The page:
Bylsma did not blame Zatkoff for a loss that snapped the Penguins' three-game winning streak.
Fleury, 10 years removed from his debut, offered a scouting report of a goalie he believes can make it in the NHL.
“He's patient, reads the play well,” Fleury said. “I find he takes up a lot of room.
“He's good, you know. The first game is always different. It always gets better.”
Rob Rossi is a staff writer for Trib Total Media. Reach him at email@example.com or via Twitter @RobRossi_Trib.
Show commenting policy
TribLive commenting policy
You are solely responsible for your comments and by using TribLive.com you agree to our Terms of Service.
We moderate comments. Our goal is to provide substantive commentary for a general readership. By screening submissions, we provide a space where readers can share intelligent and informed commentary that enhances the quality of our news and information.
While most comments will be posted if they are on-topic and not abusive, moderating decisions are subjective. We will make them as carefully and consistently as we can. Because of the volume of reader comments, we cannot review individual moderation decisions with readers.
We value thoughtful comments representing a range of views that make their point quickly and politely. We make an effort to protect discussions from repeated comments either by the same reader or different readers.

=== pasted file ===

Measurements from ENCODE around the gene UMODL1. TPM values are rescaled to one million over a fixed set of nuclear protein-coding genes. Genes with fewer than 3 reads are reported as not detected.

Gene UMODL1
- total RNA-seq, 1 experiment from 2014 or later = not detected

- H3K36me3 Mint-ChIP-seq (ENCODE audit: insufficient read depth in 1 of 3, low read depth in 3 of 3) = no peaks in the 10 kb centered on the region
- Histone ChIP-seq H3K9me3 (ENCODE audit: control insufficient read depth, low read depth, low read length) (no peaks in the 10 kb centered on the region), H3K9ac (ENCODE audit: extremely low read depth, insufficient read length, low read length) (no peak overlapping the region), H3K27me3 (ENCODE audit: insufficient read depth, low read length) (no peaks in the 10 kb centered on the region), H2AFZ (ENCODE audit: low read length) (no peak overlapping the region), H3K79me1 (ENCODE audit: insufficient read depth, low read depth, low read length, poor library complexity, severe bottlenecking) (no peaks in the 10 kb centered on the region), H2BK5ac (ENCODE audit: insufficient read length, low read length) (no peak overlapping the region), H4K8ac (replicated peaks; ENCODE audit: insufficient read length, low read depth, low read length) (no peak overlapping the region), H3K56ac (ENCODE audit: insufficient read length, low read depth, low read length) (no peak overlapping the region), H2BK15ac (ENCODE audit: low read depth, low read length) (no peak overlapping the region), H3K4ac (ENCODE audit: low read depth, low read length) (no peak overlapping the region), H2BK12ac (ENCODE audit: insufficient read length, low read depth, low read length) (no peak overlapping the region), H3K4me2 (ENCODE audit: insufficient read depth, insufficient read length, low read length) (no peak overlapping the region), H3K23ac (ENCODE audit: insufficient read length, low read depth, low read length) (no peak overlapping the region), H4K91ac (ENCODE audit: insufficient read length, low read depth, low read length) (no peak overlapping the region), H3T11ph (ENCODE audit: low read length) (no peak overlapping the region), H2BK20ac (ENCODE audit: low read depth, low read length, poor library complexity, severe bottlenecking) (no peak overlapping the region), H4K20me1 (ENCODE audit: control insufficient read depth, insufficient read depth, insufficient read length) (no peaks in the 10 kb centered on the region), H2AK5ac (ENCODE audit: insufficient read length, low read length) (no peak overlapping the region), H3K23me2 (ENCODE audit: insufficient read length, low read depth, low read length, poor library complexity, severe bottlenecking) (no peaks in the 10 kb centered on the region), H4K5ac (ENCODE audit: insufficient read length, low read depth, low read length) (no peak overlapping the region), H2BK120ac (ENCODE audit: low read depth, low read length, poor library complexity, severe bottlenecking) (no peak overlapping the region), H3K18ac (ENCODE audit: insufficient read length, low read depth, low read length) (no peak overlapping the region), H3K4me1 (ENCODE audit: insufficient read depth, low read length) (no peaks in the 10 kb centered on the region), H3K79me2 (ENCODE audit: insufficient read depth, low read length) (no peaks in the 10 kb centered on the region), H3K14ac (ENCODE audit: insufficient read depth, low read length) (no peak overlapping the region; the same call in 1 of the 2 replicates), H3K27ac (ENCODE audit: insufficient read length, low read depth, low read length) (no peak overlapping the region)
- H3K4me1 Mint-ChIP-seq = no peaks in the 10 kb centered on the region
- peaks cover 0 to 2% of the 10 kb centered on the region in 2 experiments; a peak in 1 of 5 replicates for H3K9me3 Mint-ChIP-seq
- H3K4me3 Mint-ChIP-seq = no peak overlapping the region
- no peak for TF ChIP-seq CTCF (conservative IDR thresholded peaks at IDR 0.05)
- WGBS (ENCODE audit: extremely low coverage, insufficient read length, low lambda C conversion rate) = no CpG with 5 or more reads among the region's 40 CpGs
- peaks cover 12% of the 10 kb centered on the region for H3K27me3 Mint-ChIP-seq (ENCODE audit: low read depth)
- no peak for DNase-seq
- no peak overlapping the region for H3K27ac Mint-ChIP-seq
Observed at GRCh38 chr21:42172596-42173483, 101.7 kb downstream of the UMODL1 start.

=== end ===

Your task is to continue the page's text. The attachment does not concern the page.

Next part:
We follow the same standards for taste as the daily newspaper. A few things we won't tolerate: personal attacks, obscenity, vulgarity, profanity (including expletives and letters followed by dashes), commercial promotion, impersonations, incoherence, proselytizing and SHOUTING. Don't include URLs to Web sites.
We do not edit comments. They are either approved or deleted. We reserve the right to edit a comment that is quoted or excerpted in an article. In this case, we may fix spelling and punctuation.
We welcome strong opinions and criticism of our work, but we don't want comments to become bogged down with discussions of our policies and we will moderate accordingly.
We appreciate it when readers and people quoted in articles or blog posts point out errors of fact or emphasis and will investigate all assertions. But these suggestions should be sent via e-mail. To avoid distracting other readers, we won't publish comments that suggest a correction. Instead, corrections will be made in a blog post or in an article.
- 7 in custody after New Kensington drug raid
- Steelers dial up 2-point play for Brown’s TD toss
- Steelers’ defense rebounds after shaky 1st quarter, forces Texans into mistakes
- Rostraver woman victim of home invasion
- Injured Pitt center Rowell plays well-rounded role on campus
- Penguins notebook: Newcomers get 1st taste of rivalry with Flyers
- So Many Questions: ‘Kingdom’ actress Joanna Going sees addiction’s consequences
- District college notes: St. Vincent names women’s assistant coach
- Police seize phones of some Norwin High School students
- NHL notebook: Kings support suspension of defenseman Voynov
- The Wine Cellar: Chairman’s Selections highlight Italian wine values